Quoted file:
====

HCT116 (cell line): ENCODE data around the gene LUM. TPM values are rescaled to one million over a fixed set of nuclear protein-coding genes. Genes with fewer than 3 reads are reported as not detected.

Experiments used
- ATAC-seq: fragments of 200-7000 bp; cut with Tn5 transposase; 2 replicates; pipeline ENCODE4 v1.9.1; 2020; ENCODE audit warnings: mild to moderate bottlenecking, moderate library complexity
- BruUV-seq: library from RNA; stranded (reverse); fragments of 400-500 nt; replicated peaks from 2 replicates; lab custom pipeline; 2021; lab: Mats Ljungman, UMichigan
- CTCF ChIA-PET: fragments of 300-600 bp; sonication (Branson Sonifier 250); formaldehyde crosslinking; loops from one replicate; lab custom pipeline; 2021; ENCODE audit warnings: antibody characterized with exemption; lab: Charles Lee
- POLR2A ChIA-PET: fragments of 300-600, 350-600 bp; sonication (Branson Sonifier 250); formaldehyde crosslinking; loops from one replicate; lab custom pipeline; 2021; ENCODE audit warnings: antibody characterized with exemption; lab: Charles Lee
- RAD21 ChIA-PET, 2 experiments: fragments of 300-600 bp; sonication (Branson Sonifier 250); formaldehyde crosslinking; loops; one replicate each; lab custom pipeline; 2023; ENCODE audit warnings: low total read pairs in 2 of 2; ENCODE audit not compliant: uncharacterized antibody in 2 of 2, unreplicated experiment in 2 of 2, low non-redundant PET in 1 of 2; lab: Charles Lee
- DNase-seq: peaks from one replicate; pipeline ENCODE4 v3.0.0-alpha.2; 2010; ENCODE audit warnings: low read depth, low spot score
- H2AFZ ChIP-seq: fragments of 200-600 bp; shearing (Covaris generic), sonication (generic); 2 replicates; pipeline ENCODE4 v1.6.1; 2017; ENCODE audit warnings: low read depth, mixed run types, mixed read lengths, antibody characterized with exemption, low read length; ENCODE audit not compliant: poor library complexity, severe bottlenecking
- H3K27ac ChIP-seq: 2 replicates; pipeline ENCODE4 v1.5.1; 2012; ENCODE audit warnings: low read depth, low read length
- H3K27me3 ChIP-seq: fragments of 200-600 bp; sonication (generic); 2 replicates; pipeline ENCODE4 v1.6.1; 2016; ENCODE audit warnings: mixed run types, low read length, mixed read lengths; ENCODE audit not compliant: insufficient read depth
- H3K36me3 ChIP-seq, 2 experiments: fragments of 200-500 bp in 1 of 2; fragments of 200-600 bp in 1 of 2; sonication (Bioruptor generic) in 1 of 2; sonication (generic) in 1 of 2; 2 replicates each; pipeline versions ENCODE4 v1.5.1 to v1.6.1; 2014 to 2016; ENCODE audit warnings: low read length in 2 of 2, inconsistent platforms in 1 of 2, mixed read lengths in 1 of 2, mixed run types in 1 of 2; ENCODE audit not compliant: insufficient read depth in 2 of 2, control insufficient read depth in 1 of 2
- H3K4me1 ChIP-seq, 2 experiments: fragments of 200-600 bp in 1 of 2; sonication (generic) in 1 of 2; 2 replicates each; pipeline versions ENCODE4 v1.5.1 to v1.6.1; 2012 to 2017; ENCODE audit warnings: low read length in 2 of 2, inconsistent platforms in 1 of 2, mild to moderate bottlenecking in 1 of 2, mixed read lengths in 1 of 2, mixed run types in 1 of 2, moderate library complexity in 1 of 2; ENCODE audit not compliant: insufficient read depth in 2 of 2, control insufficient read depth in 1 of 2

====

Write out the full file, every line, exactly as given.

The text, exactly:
HCT116 (cell line): ENCODE data around the gene LUM. TPM values are rescaled to one million over a fixed set of nuclear protein-coding genes. Genes with fewer than 3 reads are reported as not detected.

Experiments used
- ATAC-seq: fragments of 200-7000 bp; cut with Tn5 transposase; 2 replicates; pipeline ENCODE4 v1.9.1; 2020; ENCODE audit warnings: mild to moderate bottlenecking, moderate library complexity
- BruUV-seq: library from RNA; stranded (reverse); fragments of 400-500 nt; replicated peaks from 2 replicates; lab custom pipeline; 2021; lab: Mats Ljungman, UMichigan
- CTCF ChIA-PET: fragments of 300-600 bp; sonication (Branson Sonifier 250); formaldehyde crosslinking; loops from one replicate; lab custom pipeline; 2021; ENCODE audit warnings: antibody characterized with exemption; lab: Charles Lee
- POLR2A ChIA-PET: fragments of 300-600, 350-600 bp; sonication (Branson Sonifier 250); formaldehyde crosslinking; loops from one replicate; lab custom pipeline; 2021; ENCODE audit warnings: antibody characterized with exemption; lab: Charles Lee
- RAD21 ChIA-PET, 2 experiments: fragments of 300-600 bp; sonication (Branson Sonifier 250); formaldehyde crosslinking; loops; one replicate each; lab custom pipeline; 2023; ENCODE audit warnings: low total read pairs in 2 of 2; ENCODE audit not compliant: uncharacterized antibody in 2 of 2, unreplicated experiment in 2 of 2, low non-redundant PET in 1 of 2; lab: Charles Lee
- DNase-seq: peaks from one replicate; pipeline ENCODE4 v3.0.0-alpha.2; 2010; ENCODE audit warnings: low read depth, low spot score
- H2AFZ ChIP-seq: fragments of 200-600 bp; shearing (Covaris generic), sonication (generic); 2 replicates; pipeline ENCODE4 v1.6.1; 2017; ENCODE audit warnings: low read depth, mixed run types, mixed read lengths, antibody characterized with exemption, low read length; ENCODE audit not compliant: poor library complexity, severe bottlenecking
- H3K27ac ChIP-seq: 2 replicates; pipeline ENCODE4 v1.5.1; 2012; ENCODE audit warnings: low read depth, low read length
- H3K27me3 ChIP-seq: fragments of 200-600 bp; sonication (generic); 2 replicates; pipeline ENCODE4 v1.6.1; 2016; ENCODE audit warnings: mixed run types, low read length, mixed read lengths; ENCODE audit not compliant: insufficient read depth
- H3K36me3 ChIP-seq, 2 experiments: fragments of 200-500 bp in 1 of 2; fragments of 200-600 bp in 1 of 2; sonication (Bioruptor generic) in 1 of 2; sonication (generic) in 1 of 2; 2 replicates each; pipeline versions ENCODE4 v1.5.1 to v1.6.1; 2014 to 2016; ENCODE audit warnings: low read length in 2 of 2, inconsistent platforms in 1 of 2, mixed read lengths in 1 of 2, mixed run types in 1 of 2; ENCODE audit not compliant: insufficient read depth in 2 of 2, control insufficient read depth in 1 of 2
- H3K4me1 ChIP-seq, 2 experiments: fragments of 200-600 bp in 1 of 2; sonication (generic) in 1 of 2; 2 replicates each; pipeline versions ENCODE4 v1.5.1 to v1.6.1; 2012 to 2017; ENCODE audit warnings: low read length in 2 of 2, inconsistent platforms in 1 of 2, mild to moderate bottlenecking in 1 of 2, mixed read lengths in 1 of 2, mixed run types in 1 of 2, moderate library complexity in 1 of 2; ENCODE audit not compliant: insufficient read depth in 2 of 2, control insufficient read depth in 1 of 2